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How Can We Dismantle Health Inequity Together? My experience of speaking at the National Voices’ conference.

Sandra Jayacodi

I was invited to speak at the Building Back Fairer: reframing the conversation around poverty and health conference today.

  • How Can We Dismantle Health Inequity Together?
  • Health inequalities
  • Lived experience

I spoke about poverty and health inequities following my own experiences of failing to access care or manage my health due to stigma, culture, poverty and lack of confidence. Sir Michael Marmot spoke on ‘Why we need to build back Fairer’ and Jo Bibby spoke on ‘How to build back Fairer.’ My own understanding of poverty and health inequities just scratches the surface and every person has a different experience of health inequity, it is not a blanket term.

Hearing Sir Michael Marmot talk about the implication of the current social benefit system especially universal credit – and its implication on health -and Jo Bibby placing significant importance on working collaboratively with charities and voluntary sections were real eye openers. Their talks triggered some important questions, such as how charities, voluntary sectors, local communities and members of the public can also play a vital role either on their own or working in partnership to combat health inequities.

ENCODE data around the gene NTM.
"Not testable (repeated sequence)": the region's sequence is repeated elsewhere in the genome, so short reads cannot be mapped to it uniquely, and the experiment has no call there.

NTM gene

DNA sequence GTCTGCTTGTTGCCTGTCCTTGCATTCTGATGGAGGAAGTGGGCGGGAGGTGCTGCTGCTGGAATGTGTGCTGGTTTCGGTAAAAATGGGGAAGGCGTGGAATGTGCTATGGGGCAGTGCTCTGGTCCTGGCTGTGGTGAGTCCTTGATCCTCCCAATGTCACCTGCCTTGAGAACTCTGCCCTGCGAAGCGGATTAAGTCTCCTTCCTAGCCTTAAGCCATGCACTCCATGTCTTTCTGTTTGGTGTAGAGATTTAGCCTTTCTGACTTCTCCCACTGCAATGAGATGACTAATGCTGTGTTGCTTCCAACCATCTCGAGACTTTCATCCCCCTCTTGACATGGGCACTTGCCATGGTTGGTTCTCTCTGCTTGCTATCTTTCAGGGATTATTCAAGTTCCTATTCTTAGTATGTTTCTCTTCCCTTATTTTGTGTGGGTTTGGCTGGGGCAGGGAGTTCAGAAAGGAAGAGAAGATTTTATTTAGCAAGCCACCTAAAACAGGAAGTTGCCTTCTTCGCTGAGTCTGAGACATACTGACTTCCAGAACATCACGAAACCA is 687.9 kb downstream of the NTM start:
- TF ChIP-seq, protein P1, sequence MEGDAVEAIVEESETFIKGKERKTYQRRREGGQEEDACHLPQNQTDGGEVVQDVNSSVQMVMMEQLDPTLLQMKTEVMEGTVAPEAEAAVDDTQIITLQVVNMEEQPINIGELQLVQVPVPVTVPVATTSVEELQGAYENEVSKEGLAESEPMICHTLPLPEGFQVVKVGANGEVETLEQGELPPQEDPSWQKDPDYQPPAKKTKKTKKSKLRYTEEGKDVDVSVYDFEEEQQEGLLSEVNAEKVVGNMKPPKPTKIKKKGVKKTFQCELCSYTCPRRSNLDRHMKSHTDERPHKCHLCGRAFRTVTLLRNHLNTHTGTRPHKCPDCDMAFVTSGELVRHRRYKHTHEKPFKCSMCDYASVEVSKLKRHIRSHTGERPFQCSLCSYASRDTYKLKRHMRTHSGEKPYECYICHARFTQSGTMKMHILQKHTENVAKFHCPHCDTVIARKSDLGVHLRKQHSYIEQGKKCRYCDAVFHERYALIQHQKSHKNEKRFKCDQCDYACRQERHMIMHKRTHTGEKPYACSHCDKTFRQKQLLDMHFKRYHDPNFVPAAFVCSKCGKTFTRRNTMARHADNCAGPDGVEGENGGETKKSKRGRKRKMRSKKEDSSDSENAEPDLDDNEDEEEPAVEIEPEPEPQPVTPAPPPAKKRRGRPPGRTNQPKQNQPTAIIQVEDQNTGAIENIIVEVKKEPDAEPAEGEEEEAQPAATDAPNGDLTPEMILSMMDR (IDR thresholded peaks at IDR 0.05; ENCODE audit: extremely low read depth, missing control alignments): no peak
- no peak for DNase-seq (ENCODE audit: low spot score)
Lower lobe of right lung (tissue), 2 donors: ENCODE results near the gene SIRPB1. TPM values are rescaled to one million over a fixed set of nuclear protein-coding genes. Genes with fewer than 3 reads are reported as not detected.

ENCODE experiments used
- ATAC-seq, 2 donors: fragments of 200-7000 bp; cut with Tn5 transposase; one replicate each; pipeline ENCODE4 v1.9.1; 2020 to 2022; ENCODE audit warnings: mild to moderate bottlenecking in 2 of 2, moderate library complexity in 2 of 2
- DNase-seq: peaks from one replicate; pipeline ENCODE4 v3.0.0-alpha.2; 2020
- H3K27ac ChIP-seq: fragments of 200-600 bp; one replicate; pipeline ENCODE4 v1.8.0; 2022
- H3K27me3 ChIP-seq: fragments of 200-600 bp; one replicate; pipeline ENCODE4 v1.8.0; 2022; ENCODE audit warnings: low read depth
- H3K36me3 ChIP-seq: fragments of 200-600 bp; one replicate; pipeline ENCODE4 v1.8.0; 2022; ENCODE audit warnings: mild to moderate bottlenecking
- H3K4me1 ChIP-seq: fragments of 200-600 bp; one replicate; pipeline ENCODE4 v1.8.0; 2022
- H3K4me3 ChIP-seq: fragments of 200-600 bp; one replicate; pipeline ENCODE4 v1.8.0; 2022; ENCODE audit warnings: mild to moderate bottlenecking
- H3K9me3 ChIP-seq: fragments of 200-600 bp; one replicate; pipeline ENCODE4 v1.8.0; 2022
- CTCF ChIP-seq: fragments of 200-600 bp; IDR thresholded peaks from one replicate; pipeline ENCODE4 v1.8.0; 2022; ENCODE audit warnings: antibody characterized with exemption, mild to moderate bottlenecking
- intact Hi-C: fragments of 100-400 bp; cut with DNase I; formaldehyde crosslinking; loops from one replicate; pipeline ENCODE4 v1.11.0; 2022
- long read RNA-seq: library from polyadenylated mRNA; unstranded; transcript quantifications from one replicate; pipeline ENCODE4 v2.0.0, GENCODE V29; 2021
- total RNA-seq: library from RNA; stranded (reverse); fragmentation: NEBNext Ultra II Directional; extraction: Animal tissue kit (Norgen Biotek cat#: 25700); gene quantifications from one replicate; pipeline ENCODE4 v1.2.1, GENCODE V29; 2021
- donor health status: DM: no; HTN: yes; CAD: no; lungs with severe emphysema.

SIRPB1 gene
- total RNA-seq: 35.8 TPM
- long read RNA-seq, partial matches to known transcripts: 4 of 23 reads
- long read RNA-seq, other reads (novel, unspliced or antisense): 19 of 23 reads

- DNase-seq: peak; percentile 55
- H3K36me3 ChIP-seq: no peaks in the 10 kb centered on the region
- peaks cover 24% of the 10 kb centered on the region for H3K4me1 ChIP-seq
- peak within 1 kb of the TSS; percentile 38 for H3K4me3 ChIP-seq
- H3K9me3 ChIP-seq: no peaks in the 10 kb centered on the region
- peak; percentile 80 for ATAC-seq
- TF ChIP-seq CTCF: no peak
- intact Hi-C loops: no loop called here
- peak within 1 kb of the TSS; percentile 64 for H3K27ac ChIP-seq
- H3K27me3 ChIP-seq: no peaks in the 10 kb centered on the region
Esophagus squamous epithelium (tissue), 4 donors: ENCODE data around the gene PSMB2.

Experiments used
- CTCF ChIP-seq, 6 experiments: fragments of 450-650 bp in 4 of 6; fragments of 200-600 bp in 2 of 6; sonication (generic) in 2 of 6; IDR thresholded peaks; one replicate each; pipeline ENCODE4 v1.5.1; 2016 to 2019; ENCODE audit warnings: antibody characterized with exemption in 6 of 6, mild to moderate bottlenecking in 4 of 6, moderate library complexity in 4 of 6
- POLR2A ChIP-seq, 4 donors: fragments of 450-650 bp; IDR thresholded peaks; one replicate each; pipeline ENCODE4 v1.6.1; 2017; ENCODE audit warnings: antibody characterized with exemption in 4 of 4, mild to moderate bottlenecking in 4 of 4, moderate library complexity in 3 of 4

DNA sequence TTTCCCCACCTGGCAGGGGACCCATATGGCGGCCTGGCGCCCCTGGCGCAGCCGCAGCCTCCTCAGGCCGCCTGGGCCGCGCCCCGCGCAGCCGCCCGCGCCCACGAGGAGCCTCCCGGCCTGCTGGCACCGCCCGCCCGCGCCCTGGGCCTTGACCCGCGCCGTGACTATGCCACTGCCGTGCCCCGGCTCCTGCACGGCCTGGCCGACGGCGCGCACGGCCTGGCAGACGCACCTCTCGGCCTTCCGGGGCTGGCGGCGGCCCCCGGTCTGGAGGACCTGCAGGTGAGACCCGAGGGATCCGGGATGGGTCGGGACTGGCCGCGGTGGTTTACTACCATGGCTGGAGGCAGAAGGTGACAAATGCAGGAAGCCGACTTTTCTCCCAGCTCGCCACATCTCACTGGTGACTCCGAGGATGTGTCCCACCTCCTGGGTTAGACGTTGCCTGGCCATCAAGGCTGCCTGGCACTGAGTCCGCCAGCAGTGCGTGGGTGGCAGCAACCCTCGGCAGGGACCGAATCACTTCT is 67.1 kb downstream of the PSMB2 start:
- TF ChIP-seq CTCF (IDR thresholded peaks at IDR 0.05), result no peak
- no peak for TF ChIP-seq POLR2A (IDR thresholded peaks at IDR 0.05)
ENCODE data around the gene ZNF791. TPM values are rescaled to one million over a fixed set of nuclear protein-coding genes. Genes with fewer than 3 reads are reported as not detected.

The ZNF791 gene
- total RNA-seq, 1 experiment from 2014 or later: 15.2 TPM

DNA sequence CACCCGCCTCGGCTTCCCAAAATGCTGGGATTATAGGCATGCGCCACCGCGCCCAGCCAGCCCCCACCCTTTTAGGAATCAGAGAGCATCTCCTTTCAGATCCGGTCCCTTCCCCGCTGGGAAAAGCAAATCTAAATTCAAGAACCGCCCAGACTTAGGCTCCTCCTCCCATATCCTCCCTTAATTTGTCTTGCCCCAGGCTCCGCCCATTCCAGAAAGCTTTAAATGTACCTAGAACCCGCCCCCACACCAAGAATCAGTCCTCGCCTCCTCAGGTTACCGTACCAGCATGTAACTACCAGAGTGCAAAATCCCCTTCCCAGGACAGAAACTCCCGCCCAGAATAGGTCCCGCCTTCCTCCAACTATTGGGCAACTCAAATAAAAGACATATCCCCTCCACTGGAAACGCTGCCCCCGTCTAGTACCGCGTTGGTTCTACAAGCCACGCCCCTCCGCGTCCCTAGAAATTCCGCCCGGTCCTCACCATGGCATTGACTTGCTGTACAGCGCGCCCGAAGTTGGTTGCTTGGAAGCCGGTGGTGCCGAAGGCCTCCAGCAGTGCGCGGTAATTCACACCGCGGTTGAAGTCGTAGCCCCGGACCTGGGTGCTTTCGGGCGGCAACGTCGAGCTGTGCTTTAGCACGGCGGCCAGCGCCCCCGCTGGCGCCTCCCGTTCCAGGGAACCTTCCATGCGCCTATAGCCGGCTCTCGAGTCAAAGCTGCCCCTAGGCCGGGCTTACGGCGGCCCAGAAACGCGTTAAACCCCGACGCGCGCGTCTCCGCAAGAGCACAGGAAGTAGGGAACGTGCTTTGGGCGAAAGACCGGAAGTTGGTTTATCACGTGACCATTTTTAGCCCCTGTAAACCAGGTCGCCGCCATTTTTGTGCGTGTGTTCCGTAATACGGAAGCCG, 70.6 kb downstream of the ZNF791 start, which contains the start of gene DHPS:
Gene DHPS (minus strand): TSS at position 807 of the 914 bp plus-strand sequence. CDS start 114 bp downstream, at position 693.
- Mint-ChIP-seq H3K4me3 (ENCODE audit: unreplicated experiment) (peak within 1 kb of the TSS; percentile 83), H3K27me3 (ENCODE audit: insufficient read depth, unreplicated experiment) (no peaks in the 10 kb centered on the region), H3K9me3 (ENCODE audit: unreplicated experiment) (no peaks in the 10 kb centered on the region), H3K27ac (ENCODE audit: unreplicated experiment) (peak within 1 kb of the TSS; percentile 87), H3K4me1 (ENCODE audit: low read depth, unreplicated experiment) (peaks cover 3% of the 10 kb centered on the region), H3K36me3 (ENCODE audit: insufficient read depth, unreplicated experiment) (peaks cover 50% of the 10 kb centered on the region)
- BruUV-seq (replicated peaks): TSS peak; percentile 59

The afternoon workshop on ‘Poverty and Mental Health: exploring the problem’ and ‘using partnerships and peer-led approaches to tackle health inequities’ were thought-provoking and insightful. Maureen spoke bravely about normalising mental health which I welcome. I have provided peer support services as a befriender and the benefits are overwhelming. One thing that I will take home from this conference as an individual and member of the public is the importance of empowering people in my community to understand that our own circumstances impact our health. Although this alone will not reduce or eliminate health inequities, talking about it openly is a necessary start.

When people are empowered to understand that circumstances like poverty, stigma, unemployment, poor living condition, education, language barrier or much more can lead to poor health, they will be able to address and seek the necessary support and assistance without feeling intimidated. It is crucial that health inequities are therefore spoken about in lay languages that individuals can understand and that professionals do not assume it is one size fits all. I was hopeful to see that the journey to breaking these barriers has begun and we should not lose sight of it.